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J Comp Neurol. 1998 Jul 13;396(4):415-28.

Early formation of sexually dimorphic glomeruli in the developing olfactory lobe of the brain of the moth Manduca sexta.

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ARL Division of Neurobiology, University of Arizona, Tucson 85721-0077, USA.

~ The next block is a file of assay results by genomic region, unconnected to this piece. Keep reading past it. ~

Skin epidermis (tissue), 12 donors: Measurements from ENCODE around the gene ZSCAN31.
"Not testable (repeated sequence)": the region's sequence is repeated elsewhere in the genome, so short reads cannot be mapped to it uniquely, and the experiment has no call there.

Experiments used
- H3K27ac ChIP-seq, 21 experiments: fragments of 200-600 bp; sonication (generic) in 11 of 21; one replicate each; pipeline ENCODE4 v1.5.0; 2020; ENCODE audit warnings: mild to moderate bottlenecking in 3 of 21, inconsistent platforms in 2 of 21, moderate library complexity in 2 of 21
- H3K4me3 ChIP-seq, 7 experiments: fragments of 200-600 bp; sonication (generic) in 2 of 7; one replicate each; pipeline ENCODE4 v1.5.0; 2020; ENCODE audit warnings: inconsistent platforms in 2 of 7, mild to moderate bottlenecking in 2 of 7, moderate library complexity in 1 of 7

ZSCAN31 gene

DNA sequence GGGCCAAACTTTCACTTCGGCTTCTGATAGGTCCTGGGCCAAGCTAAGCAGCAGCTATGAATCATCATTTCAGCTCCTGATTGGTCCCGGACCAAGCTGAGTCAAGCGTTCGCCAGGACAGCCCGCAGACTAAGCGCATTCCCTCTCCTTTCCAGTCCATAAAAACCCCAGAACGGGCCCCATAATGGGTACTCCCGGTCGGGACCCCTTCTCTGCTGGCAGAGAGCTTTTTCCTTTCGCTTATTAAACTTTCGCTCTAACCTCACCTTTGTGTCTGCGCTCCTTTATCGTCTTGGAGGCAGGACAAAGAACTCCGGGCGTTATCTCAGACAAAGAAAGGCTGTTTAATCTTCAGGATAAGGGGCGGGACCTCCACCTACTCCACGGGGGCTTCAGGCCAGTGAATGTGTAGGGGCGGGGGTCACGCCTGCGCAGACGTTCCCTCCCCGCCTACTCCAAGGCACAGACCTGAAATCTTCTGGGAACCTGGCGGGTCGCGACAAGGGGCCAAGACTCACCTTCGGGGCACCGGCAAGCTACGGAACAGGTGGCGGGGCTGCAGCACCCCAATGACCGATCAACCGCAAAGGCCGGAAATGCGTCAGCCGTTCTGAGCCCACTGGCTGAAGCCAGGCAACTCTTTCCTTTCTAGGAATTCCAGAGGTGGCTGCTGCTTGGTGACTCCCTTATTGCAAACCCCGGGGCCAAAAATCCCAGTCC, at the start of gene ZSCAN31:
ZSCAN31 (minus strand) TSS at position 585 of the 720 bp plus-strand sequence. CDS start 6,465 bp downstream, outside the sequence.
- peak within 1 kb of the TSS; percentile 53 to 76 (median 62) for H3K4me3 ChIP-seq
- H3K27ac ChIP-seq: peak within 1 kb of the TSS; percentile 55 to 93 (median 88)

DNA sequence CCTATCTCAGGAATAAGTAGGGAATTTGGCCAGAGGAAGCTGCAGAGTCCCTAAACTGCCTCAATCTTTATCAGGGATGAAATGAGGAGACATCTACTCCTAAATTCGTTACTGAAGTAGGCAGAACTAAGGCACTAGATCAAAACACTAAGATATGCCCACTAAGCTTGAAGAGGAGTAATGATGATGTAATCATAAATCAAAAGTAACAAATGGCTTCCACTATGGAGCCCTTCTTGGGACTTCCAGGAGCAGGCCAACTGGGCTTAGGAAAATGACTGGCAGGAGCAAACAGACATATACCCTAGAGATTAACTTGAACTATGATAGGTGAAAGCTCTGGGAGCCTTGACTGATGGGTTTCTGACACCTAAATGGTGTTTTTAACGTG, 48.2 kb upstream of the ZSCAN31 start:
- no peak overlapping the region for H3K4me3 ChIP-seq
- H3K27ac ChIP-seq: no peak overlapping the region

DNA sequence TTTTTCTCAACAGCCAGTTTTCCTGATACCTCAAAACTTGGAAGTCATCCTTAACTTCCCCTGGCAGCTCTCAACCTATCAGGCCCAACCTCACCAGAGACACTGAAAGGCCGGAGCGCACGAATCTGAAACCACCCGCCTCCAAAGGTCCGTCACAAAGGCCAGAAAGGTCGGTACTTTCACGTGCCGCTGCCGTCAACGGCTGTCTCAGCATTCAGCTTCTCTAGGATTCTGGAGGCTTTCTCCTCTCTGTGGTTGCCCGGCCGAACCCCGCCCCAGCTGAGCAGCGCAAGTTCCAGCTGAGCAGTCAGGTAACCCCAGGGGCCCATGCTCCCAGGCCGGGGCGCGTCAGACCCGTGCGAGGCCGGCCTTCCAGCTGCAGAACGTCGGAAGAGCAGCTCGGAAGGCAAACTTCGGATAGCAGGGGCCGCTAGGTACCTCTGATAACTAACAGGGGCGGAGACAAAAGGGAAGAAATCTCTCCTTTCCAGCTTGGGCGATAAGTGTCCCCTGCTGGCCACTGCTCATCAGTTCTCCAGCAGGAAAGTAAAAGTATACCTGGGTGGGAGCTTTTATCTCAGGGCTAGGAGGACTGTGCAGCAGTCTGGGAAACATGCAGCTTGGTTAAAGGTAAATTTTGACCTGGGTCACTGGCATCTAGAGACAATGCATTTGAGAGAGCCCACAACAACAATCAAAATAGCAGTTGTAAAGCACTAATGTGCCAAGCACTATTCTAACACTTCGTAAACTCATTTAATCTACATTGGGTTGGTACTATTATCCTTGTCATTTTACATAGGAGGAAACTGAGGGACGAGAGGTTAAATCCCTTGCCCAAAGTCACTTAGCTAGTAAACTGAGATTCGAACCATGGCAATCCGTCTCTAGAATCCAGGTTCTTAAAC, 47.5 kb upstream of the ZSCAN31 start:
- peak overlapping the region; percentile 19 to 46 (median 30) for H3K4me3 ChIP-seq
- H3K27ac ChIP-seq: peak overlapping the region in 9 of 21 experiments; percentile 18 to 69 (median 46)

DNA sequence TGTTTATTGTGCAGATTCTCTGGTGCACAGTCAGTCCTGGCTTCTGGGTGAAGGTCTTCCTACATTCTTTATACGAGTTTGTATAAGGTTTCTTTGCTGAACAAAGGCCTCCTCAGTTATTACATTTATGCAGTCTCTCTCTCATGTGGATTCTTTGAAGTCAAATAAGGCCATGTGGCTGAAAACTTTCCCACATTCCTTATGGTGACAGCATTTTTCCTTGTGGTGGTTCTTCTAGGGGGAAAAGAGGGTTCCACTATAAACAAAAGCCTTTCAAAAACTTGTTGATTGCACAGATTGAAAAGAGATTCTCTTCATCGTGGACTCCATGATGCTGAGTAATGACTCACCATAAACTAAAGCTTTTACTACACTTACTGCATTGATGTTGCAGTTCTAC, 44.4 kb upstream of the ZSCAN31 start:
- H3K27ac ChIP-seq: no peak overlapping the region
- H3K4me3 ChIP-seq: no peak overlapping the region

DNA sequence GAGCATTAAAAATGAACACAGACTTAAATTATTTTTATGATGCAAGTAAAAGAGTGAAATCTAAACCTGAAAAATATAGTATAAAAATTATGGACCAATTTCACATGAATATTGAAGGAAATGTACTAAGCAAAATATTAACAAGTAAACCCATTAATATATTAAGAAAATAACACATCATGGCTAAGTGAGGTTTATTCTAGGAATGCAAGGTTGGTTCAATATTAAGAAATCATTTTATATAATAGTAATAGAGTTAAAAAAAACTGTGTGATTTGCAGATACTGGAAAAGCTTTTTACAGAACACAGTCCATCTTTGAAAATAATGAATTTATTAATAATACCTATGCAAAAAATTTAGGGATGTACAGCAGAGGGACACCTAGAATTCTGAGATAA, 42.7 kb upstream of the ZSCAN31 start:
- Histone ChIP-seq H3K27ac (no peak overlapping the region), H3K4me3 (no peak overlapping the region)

The antennal lobes (ALs), the primary olfactory centers, of the moth Manduca sexta are sexually dimorphic. Only ALs of males possess the macroglomerular complex (MGC), the site of primary processing of information about the female's sex pheromone. To understand the development of identified, odor-specific olfactory glomeruli, we investigated the cellular events involved in the morphogenesis of the MGC by means of various fluorescence staining techniques and laser-scanning confocal microscopy. The MGC lies near the entrance of the antennal nerve into the AL of the adult male and comprises three glomeruli, the globular cumulus and two toroidal structures. The MGC forms during early stages of metamorphic adult development through a stereotyped sequence of coordinated changes in MGC-specific receptor axons, glial cells, and early-ingrowing projection neurons of the medial group of AL neurons. The MGC divisions are the earliest glomeruli to form in the male AL, and their basic organization is established within about 3 days after ingrowth of the first sensory axons. Despite their special anatomical features, the MGC glomeruli develop in a manner similar to that of the ordinary glomeruli. Comparison of the ALs of males and females reveals that two relatively large and early-developing glomeruli that are situated dorsolaterally in the female AL appear to be female-specific. Development of the sexually dimorphic glomeruli diverges immediately after the ingrowth of the first olfactory receptor axons, resulting in the formation of these large glomeruli in females and the MGC in males.

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